Money nerds and their spreadsheets
“When are you going to write about your hot tub?” readers have been asking. “We want photos of you in your hot tub.” Fine. Here's a typical scene on any given afternoon. (This photo was taken with my iPad, and I can't figure out where the camera lens is…)
The cats like the hot tub too, but only when the lid is closed. I suspect they'll live on top of this thing during the winter.
You folks were 100% correct when you encouraged me to proceed with this purchase. I was anxious after having spent so much on remodeling the house during the first few months after we moved in. I didn't want to spend more. But you guys encouraged me to throw in one fun thing along with all of the needed repairs. It was the right move.
A Money Nerd and His Hot Tub Spreadsheet
We've had the hot tub for a month now, and I'm pleased to report that we're using the hell out of it. (Rumor has it than many people who purchase a spa don't use as much as they think they will.) Because I'm a money nerd, every time I use the thing, I document my stats in a spreadsheet.
“What in the world are you doing?” Kim asked the first time she saw me head to the computer after a three-hour soak.
“I'm calculating how much value we get from the deck and hot tub,” I told her. She shook her head in disbelief.
“You are such a nerd.” Yes, I am.
Here, let me prove it to you. Here's a screen shot of our usage stats through last night.
As you can see, I've used the spa all but two days during our first month of ownership. Kim uses it often too, but it's more difficult for her to find time. (Plus, she was gone for much of last week.)
During the first 31 days we've owned the hot tub, I've spent 87 hours in it (for an average of 2 hours, 49 minutes per day). Kim has spent 42.8 hours in it (for an average of 1 hour, 23 minutes per day). When you count guests, the hot tub has enjoyed 144.2 soaking hours during its first month (or 4 hours, 39 minutes per day).
I have zero clue how much electricity we're using. We haven't had a full month's bill yet. Plus, we'd need to compare it to the same month in the previous year, and our one-year anniversary of moving in isn't until this coming Sunday. That said, I know we paid $6800 for the hot tub, which means so far our cost per hour is $47.70. It'll take four years at this rate of usage to reduce our cost to a buck an hour.
“You know,” Kim said the other night. “You're the only person I've ever seen who keeps so many spreadsheets. Don't you think it's a little obsessive?” Well, maybe a little.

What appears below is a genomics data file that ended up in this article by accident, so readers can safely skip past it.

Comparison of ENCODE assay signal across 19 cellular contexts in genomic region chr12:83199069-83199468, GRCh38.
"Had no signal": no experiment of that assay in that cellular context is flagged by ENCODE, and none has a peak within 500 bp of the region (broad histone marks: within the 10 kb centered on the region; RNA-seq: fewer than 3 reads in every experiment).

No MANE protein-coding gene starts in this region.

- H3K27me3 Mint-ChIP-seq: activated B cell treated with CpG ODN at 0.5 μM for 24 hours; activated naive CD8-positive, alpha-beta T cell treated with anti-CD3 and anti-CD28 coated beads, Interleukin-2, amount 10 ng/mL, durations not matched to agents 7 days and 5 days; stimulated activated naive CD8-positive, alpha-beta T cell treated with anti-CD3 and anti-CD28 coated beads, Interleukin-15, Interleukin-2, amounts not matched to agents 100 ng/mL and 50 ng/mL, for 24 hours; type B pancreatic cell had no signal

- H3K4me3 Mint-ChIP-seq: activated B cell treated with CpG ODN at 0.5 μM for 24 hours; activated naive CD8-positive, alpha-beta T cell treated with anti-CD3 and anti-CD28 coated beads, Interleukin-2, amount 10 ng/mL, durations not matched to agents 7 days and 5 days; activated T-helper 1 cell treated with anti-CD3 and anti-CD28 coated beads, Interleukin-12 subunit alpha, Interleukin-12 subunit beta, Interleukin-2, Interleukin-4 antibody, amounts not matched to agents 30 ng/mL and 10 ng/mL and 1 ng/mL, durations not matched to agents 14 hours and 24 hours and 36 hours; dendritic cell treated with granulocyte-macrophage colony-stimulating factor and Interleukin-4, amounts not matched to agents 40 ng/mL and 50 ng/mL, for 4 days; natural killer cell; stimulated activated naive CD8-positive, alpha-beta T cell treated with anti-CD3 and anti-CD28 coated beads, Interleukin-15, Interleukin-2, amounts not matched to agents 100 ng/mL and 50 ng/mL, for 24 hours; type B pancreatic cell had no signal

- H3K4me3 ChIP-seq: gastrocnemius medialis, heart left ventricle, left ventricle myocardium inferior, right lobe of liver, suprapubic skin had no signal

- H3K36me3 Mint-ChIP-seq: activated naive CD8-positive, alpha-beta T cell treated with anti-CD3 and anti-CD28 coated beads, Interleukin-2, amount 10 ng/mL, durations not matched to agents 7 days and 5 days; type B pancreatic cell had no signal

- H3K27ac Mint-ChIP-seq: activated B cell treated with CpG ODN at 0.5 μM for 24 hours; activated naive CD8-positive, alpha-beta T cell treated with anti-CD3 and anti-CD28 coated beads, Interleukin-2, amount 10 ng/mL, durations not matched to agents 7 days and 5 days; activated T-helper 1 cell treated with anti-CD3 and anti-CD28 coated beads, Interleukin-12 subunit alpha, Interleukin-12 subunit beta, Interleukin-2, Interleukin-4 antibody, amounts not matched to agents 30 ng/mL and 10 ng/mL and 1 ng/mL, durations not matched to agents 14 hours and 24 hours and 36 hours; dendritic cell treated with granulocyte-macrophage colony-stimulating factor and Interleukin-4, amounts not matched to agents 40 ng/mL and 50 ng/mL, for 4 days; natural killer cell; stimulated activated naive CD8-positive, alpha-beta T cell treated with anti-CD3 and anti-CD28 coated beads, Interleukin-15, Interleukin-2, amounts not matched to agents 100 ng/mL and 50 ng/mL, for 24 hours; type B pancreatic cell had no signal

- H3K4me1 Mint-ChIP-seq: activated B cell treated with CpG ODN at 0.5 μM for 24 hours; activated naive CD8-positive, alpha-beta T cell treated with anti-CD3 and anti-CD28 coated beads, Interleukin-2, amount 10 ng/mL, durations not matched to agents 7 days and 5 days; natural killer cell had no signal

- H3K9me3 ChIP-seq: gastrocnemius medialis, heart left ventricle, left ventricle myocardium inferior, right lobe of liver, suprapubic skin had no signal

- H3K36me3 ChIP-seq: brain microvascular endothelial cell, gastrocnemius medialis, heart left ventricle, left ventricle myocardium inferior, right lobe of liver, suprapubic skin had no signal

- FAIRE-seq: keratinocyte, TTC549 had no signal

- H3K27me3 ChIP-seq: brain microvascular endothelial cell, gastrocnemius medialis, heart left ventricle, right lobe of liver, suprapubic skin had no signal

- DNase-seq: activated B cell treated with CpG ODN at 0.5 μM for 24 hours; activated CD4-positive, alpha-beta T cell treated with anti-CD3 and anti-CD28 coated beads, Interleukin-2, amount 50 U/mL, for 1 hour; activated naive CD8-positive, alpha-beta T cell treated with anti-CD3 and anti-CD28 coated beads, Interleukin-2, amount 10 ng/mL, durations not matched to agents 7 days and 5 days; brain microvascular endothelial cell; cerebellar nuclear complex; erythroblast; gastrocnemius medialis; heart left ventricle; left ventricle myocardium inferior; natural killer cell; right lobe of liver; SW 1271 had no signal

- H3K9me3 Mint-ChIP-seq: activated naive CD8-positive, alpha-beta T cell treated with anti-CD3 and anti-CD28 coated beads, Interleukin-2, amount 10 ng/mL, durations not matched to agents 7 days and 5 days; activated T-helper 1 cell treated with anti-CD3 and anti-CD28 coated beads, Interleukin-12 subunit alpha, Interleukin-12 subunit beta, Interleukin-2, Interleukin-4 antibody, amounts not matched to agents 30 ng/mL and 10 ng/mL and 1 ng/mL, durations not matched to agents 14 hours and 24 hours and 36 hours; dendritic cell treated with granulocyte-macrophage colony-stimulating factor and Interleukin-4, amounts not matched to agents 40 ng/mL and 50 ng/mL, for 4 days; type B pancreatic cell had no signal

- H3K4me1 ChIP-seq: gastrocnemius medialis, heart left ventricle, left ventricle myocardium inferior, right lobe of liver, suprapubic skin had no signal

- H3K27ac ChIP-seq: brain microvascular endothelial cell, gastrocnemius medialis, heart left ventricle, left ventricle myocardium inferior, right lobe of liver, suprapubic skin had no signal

At the same time, I know I'm not the only spreadsheet fan. Sure, I have spreadsheets devoted to finance and fitness. When I was dating, I had a dating spreadsheet. I have book spreadsheets. I have blog spreadsheets. If there's anything I want to track, I create a spreadsheet.
Other Nerds and Their Spreadsheets
But, as I say, I'm not the only one who does this. I have friends who do too. My ex-wife — whose birthday is today! — took a spreadsheet class several years ago and converted into a spreadsheet fan. And you know what? Get Rich Slowly readers, who are predominantly money nerds, are always telling me about their spreadsheets.
Last week, for instance, I exchanged email with an email subscriber named B.J. She takes things to a whole other level! She wrote:
I use my excel spreadsheets daily. I have pages from income-outgo by month, stocks owned and dividends expected, gifts given and birthdays, medical records, household inventory, special dates in my life, a tax sheet, a cars sheet, financial statement, address sheet, stock sold sheet, travel and cost sheet, a sheet for my 97 year old mother (I have taken over paying her bills), ebay sales sheet, a sheet of all the bills I have paid automatically, a sheet for the rental house next door, a misc sheet.
In her email, B.J. mentioned that since 2001 she's sold $406,065 worth of stuff on eBay. And she sent this screenshot from her spreadsheet to show me:
Holy cats again!
Why do we money nerds love spreadsheets so much? I think it's because we recognize that what gets measured gets managed. This is a big reason I encourage folks new to personal finance to track their spending. When you keep a daily log of how you handle your money, you become much more aware of your habits. (Although there are lots of awesome modern tracking tools like Personal Capital, I'm still a big believer in non-automated tracking.)
What about you? Are you a tracker? Do you use spreadsheets? If not, why not? And if so, what sorts of spreadsheets have you built? Maybe someday in the future, we can build a library of spreadsheets to share with GRS readers. I like that idea…